Graduation Semester and Year




Document Type


Degree Name

Doctor of Philosophy in Electrical Engineering


Electrical Engineering

First Advisor

David A Jr Wetz


Microgrids have proliferated the landscape of the world’s power systems as distributed energy generation, energy storage, and evolving electrical loads become more abundant. Microgrids offer many advantages to the end user of electrical power over traditional power distribution networks that rely on exceedingly large rotating machines producing power for a large group of electrical loads over long physical distances. Microgrids provide a unique benefit to smaller electrical networks that may be isolated, may have unique electrical loads, or may have a network of energy storage devices that can be utilized to serve the microgrid in particular operational scenarios. With the continual improvement and development of power electronic converters at the electrical grid level, new distribution topologies, such as medium voltage DC distribution, have been proposed for isolated microgrids that provide advantages to reliability, redundancy, and integrability. Since rotating machines are essential as reliable sources of power generation for isolated microgrids, it is necessary to convert the AC power they produce into DC power for distribution across the DC microgrid. While rectifier circuits that convert AC power into DC power are well understood for individual converter and steady-state industrial applications, the DC microgrid provides a unique set of circumstances that needs to be better understood before designing converters for DC microgrid applications. While traditional modeling and simulation can provide a good check on theoretical design, power hardware-in-the-loop emulation can extend these advantages by interfacing the rectifier models with hardware loads. While power hardware-in-the-loop has been verified as a legitimate tool, there is a lack of concrete data on the efficacy of power hardware-in-the-loop at medium voltage and medium power levels. Initially, rectifier models are developed for a real-time simulator for use in power hardware-in-the-loop applications. It is shown that at standard rotating machine frequencies the limiting factor in terms of developing valid models is modeling imbalances in the magnetic elements inherent to multi-pulse rectifier circuits. A novel, data-based approach is used to approximate unbalanced transformer saturation, circumventing an inherent limitation of the real-time simulator. These more accurate models are validated against hardware over a wide range of rectifier operation. The validated rectifier models are used to emulate a real rectifier system by utilizing the real-time simulator and a high slew-rate power supply, and then are then compared to data from the low-voltage and low-power hardware testbed. It is then quantifiably shown that the power hardware-in-the-loop system is a valid representation of the low voltage hardware testbed. Finally, a medium voltage rectifier system is modeled and implemented in power hardware-in-the-loop with a state-of-the-art medium voltage power supply. The results of the medium voltage rectifier emulation are presented and quantifiably validated. This work concludes by commenting on difficulties encountered in real-time simulation as well as the viability of particular power hardware-in-the-loop applications once voltage and power are scaled up to unprecedented levels.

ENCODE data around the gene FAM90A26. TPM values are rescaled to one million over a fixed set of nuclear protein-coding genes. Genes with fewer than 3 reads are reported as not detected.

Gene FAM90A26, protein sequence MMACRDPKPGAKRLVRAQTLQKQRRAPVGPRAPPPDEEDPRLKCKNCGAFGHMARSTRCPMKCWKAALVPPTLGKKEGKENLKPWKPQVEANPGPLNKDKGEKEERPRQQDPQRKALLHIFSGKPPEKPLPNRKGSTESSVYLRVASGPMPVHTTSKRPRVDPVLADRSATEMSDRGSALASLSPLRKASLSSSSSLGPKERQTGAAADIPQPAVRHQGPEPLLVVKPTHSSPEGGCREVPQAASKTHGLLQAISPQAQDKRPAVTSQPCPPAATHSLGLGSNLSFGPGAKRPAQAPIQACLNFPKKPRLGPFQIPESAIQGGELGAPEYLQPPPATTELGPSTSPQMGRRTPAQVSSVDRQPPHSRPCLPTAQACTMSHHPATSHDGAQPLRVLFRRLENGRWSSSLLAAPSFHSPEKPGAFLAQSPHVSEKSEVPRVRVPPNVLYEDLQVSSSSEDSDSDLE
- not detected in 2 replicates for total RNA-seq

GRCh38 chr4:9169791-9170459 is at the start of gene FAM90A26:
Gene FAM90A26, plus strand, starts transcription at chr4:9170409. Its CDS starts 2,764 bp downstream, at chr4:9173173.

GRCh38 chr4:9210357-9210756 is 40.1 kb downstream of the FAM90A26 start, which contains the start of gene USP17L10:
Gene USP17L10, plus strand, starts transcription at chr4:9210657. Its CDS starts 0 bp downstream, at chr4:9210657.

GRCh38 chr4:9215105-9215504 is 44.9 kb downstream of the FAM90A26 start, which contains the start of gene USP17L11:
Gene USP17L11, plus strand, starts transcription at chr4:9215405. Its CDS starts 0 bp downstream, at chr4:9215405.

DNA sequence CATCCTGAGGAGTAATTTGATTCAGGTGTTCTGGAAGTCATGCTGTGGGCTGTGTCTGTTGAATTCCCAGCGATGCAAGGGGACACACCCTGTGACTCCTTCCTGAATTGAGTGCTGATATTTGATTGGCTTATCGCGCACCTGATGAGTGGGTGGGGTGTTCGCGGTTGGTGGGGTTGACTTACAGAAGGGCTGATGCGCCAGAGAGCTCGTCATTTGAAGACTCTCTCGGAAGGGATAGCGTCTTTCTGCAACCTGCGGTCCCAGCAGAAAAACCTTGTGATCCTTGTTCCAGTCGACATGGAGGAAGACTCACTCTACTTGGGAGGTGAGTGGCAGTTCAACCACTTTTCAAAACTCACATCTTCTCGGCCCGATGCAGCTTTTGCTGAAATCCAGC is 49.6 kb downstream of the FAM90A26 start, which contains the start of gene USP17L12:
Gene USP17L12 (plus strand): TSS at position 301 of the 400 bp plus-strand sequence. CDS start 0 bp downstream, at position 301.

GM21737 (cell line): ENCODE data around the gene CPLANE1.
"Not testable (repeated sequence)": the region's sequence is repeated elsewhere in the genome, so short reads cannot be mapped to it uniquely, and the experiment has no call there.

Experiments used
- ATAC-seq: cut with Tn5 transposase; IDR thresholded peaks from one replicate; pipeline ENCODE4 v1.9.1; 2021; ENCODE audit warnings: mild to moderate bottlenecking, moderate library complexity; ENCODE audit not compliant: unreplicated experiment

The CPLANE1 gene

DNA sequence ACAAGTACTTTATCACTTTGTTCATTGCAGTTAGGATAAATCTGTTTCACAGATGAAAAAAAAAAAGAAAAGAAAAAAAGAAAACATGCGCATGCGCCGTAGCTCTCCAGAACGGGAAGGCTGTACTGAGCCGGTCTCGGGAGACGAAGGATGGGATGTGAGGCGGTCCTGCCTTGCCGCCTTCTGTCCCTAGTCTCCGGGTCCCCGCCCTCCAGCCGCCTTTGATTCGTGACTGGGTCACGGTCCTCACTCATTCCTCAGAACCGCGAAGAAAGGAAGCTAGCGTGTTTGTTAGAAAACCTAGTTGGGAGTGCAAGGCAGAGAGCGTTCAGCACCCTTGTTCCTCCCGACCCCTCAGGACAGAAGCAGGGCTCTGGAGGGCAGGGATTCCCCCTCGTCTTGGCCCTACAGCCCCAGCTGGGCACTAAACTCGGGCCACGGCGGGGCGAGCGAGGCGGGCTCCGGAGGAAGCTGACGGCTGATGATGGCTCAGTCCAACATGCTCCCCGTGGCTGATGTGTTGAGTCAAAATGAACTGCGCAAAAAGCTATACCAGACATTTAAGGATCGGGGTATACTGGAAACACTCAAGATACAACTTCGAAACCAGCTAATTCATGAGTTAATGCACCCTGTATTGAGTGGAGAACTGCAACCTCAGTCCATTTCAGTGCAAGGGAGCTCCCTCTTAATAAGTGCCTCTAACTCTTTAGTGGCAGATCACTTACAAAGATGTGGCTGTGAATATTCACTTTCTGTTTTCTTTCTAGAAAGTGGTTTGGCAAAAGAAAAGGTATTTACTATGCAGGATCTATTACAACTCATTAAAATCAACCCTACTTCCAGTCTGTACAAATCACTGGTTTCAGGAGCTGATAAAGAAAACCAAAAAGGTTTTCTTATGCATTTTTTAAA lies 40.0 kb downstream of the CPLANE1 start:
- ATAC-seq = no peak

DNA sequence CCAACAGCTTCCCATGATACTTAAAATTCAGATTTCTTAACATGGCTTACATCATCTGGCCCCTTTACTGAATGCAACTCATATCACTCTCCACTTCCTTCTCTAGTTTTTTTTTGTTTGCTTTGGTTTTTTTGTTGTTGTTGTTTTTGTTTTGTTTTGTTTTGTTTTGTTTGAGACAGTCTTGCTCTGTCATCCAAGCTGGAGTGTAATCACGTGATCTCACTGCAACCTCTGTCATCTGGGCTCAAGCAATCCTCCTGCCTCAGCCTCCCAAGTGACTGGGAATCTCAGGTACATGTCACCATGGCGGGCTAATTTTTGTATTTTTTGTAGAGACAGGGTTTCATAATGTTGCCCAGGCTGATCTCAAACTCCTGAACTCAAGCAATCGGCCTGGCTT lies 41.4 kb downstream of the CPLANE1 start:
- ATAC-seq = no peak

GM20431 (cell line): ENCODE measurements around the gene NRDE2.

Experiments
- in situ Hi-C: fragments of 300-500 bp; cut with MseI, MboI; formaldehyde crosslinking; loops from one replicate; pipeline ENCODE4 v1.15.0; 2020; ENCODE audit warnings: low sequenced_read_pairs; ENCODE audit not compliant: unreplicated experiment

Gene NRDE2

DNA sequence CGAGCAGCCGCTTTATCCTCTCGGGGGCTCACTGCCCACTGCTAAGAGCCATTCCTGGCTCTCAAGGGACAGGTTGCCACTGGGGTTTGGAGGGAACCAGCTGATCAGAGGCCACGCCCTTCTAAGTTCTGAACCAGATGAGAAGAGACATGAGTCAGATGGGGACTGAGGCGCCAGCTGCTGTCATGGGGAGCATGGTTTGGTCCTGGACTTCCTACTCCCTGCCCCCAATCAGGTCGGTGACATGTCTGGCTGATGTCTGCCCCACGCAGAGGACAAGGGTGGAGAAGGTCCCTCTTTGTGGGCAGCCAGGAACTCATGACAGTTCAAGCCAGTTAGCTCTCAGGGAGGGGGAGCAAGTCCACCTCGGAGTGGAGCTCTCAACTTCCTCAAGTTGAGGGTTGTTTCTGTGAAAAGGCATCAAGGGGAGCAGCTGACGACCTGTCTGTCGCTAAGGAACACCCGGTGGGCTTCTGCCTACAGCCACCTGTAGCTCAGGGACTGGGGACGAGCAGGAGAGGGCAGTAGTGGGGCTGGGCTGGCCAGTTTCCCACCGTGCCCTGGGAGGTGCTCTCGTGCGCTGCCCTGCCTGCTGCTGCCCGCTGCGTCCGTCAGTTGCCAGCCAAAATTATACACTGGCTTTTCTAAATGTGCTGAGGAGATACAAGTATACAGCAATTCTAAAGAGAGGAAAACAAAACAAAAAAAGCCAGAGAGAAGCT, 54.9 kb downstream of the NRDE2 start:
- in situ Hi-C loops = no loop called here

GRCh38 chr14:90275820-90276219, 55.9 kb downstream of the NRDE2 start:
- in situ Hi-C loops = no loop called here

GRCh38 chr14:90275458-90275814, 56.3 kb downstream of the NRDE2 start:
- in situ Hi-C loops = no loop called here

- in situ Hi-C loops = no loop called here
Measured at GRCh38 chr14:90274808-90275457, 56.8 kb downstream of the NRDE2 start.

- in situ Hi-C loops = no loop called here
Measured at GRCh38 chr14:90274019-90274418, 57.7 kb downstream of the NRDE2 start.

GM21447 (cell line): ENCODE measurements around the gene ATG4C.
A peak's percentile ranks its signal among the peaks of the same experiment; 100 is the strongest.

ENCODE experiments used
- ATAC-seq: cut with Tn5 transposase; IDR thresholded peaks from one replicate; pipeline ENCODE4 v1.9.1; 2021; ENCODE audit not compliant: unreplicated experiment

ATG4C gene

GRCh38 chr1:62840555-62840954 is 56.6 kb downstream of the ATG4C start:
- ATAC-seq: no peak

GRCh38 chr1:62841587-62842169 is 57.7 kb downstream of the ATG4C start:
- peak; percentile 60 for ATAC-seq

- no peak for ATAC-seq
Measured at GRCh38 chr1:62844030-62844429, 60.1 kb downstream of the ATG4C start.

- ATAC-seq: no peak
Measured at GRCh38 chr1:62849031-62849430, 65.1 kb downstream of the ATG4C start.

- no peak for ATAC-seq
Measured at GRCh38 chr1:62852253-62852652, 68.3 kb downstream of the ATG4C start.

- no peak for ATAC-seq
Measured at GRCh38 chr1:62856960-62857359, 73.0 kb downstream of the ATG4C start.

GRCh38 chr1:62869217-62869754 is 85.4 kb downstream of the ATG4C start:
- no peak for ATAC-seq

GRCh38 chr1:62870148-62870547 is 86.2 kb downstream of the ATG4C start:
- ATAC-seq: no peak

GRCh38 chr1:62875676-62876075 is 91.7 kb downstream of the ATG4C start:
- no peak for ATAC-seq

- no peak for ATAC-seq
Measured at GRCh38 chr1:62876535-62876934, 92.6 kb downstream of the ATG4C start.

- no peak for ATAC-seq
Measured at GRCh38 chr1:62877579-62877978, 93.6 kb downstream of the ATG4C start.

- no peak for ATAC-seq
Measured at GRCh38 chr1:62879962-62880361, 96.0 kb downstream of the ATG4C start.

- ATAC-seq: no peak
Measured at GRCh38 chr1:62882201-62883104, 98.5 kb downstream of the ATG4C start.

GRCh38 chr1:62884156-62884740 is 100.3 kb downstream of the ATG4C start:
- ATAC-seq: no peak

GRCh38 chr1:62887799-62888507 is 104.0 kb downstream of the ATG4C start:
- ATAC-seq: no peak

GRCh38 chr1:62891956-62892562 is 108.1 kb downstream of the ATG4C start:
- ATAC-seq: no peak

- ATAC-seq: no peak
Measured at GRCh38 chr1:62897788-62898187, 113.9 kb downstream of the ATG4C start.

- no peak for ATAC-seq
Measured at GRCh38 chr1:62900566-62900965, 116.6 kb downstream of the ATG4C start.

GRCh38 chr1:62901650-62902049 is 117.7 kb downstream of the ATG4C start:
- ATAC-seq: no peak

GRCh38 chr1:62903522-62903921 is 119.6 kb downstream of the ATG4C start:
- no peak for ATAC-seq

Multi-pulse rectifiers, Real-time simulation, Power hardware-in-the-loop, Medium-voltage, Power quality, Power electronics


Electrical and Computer Engineering | Engineering


Degree granted by The University of Texas at Arlington